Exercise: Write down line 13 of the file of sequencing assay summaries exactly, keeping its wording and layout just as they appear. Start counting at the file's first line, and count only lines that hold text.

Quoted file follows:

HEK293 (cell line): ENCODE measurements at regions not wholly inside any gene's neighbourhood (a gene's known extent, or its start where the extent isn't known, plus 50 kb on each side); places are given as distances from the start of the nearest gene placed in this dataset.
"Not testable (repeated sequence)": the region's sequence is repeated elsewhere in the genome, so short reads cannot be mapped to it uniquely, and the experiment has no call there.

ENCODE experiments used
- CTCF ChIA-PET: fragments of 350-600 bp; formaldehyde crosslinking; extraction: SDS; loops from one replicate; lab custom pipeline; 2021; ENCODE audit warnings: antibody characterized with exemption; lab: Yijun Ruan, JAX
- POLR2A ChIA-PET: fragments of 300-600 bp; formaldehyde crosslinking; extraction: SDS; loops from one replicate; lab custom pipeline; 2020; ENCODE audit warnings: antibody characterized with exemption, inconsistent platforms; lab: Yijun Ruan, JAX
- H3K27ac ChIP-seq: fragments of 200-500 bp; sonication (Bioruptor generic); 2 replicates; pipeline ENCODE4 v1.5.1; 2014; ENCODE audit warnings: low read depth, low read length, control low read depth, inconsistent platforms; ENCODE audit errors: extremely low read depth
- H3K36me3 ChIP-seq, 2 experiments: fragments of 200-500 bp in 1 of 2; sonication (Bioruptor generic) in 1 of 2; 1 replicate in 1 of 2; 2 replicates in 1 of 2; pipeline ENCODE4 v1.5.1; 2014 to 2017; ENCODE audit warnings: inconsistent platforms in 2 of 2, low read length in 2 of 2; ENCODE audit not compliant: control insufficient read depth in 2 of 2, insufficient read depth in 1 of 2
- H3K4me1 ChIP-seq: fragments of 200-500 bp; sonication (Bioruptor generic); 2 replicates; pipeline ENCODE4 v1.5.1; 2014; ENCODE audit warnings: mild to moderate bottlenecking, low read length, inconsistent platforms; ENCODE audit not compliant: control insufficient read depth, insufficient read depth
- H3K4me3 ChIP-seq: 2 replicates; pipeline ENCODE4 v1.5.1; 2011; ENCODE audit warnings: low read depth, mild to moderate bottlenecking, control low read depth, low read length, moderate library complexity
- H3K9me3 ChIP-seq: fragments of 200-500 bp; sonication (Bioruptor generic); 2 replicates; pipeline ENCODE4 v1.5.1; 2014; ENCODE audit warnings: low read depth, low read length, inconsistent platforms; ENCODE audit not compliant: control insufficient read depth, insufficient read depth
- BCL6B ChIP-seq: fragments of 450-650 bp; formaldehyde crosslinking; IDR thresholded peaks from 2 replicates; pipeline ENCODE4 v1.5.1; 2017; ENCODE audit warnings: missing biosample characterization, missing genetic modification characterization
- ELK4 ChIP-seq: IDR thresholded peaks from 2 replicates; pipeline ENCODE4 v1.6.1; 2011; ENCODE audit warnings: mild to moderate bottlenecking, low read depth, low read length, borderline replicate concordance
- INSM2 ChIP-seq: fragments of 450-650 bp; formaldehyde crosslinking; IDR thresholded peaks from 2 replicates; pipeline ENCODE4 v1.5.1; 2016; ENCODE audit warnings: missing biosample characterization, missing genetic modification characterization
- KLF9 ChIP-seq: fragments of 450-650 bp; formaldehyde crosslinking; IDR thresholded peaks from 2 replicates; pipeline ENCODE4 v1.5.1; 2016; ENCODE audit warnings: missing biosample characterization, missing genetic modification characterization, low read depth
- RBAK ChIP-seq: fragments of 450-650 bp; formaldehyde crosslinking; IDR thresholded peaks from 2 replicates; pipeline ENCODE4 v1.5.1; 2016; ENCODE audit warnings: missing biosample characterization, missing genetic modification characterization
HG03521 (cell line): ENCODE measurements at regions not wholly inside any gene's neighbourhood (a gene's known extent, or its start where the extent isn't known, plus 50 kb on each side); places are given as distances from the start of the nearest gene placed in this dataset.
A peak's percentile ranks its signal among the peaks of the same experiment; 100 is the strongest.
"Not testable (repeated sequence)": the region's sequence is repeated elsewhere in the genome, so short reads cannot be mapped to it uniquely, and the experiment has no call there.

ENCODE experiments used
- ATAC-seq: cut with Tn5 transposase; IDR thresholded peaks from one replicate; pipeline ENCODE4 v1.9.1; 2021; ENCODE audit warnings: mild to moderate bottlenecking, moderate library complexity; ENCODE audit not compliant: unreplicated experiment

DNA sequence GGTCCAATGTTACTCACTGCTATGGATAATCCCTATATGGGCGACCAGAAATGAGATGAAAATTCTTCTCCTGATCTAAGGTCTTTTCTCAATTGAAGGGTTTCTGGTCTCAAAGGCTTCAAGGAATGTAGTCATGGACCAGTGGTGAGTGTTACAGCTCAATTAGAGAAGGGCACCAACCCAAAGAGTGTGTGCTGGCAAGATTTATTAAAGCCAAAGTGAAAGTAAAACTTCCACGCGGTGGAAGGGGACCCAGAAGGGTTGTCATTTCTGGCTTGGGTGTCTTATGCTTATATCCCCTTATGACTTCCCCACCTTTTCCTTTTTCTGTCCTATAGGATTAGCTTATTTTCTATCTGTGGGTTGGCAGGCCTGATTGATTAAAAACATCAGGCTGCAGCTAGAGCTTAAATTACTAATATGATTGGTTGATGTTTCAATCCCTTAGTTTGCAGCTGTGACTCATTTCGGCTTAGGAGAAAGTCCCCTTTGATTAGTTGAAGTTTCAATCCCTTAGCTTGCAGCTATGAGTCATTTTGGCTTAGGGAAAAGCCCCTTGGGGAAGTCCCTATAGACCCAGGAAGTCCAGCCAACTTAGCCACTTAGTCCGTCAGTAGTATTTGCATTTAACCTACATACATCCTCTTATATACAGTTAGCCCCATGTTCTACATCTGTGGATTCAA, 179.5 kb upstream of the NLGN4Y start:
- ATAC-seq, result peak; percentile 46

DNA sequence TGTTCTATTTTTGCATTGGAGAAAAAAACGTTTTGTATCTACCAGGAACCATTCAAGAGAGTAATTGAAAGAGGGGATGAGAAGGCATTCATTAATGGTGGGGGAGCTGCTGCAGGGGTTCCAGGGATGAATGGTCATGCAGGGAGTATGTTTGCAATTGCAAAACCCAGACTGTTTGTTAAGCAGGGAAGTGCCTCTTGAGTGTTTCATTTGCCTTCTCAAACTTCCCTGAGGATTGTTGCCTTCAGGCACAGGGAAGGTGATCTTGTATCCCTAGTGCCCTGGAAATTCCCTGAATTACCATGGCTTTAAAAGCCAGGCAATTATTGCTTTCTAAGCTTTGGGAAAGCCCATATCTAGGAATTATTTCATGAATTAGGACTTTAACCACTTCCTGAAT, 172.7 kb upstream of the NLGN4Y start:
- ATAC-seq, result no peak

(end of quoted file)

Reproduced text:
- INSM2 ChIP-seq: fragments of 450-650 bp; formaldehyde crosslinking; IDR thresholded peaks from 2 replicates; pipeline ENCODE4 v1.5.1; 2016; ENCODE audit warnings: missing biosample characterization, missing genetic modification characterization